A debut political book proposes new commandments for black America.
In response to Ossie Davis’ 1965 call for a “Black ten commandments,” Caligula has composed a regimen of activities he thinks will “provide a new standard of leadership—one that is not autocratic, doesn’t thrive on instability, operates in a more transparent manner, and disseminates a plan for the Black community.” Much of the book (the first 400 pages) is spent attempting to establish the economic, political, psychological, and spiritual context for black America. The commandments, when they finally appear, are presented as solutions to the myriad problems faced by African-Americans, explained both in their philosophical dimension and practical application. The concerns of the commandments, which retain a basis in Scripture, include setting proper priorities, rejecting white paternalism, refocusing on the nuclear family, reinvigorating the black church, and other goals that the author sees as strengthening the position of the larger African-American community. A mix of conservative faith-and-family initiatives combined with political agitation in the courts and support for black businesses, Caligula’s platform is essentially a rebranding of long-promoted improvement strategies articulated in a franker and more forceful tone. An Army veteran, Caligula uses U.S. military principles, including the Military Problem Solving Process, as a basis for both community- and self-improvement. He writes with clarity and confidence, though his idiosyncrasies are numerous and frequently distracting. (He spends a surprising amount of time discussing comparative mythology, for example, and insists on always spelling African as “AfriCAN.”) Though many of his complaints and criticisms about the relationship between white and black America are valid, the author holds some controversial opinions in regards to both mainstream Christianity (which he calls “Fascianity...biblical-based fascism akin to Nazism”) and the American political system (“Liberal foxes and conservative wolves are two sides of the same coin”). He is no fan of President Barack Obama (whom he calls a “selfish trickster”), and has little patience for what he terms “Black victim ‘excuse-aholics.’ ” It’s a tough love approach to say the least, one that will likely prove too tough for many readers.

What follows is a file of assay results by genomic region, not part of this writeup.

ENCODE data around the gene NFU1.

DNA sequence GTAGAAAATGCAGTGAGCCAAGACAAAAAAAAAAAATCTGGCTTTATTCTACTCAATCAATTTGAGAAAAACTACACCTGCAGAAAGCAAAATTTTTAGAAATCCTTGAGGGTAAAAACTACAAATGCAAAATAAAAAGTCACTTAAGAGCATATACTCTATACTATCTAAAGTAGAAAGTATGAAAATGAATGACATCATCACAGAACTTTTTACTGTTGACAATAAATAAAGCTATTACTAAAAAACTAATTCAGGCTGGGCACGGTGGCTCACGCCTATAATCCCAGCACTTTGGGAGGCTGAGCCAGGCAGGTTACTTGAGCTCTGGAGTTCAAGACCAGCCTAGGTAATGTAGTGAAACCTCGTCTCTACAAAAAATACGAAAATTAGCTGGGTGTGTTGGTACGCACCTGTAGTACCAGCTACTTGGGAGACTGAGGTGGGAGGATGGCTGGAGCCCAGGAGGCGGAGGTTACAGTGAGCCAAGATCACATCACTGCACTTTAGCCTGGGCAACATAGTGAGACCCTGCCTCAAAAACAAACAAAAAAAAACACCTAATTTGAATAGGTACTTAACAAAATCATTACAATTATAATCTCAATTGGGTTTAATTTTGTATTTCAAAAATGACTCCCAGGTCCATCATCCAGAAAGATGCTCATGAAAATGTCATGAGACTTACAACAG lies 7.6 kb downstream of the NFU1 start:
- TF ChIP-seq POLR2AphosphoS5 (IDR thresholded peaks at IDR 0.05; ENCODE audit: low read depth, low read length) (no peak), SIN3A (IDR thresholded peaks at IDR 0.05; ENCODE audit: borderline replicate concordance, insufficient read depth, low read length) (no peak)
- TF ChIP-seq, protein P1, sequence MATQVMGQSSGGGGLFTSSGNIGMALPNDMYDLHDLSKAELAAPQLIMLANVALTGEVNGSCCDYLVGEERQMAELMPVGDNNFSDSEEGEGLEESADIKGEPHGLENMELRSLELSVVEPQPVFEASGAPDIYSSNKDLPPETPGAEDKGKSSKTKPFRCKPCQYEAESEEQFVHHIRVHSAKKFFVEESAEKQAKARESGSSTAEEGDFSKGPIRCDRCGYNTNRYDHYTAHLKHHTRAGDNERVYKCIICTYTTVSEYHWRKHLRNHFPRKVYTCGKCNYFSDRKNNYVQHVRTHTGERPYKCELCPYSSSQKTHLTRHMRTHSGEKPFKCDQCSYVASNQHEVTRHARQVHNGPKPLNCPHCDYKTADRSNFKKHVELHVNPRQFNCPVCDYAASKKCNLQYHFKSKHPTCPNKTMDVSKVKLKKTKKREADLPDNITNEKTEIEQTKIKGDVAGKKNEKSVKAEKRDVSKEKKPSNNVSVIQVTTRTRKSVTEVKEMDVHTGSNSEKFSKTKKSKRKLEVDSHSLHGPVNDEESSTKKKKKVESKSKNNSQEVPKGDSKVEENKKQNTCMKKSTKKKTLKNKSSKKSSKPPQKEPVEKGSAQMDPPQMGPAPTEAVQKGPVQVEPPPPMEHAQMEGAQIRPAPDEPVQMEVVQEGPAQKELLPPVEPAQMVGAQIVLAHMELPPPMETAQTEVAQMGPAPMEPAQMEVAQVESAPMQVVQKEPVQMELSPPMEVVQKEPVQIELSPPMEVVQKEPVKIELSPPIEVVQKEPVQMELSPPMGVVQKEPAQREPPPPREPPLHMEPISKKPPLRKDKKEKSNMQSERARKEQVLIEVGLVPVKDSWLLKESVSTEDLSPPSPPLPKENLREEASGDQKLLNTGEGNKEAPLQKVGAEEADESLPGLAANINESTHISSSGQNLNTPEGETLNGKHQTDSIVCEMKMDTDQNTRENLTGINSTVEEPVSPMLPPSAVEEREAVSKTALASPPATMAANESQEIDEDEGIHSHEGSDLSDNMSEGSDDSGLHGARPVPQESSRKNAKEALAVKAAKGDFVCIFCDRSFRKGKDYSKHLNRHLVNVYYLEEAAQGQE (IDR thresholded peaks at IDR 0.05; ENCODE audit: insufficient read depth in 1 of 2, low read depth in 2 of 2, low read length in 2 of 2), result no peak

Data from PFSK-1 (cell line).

A thorough, if extreme, proposal for making African-Americans self-reliant.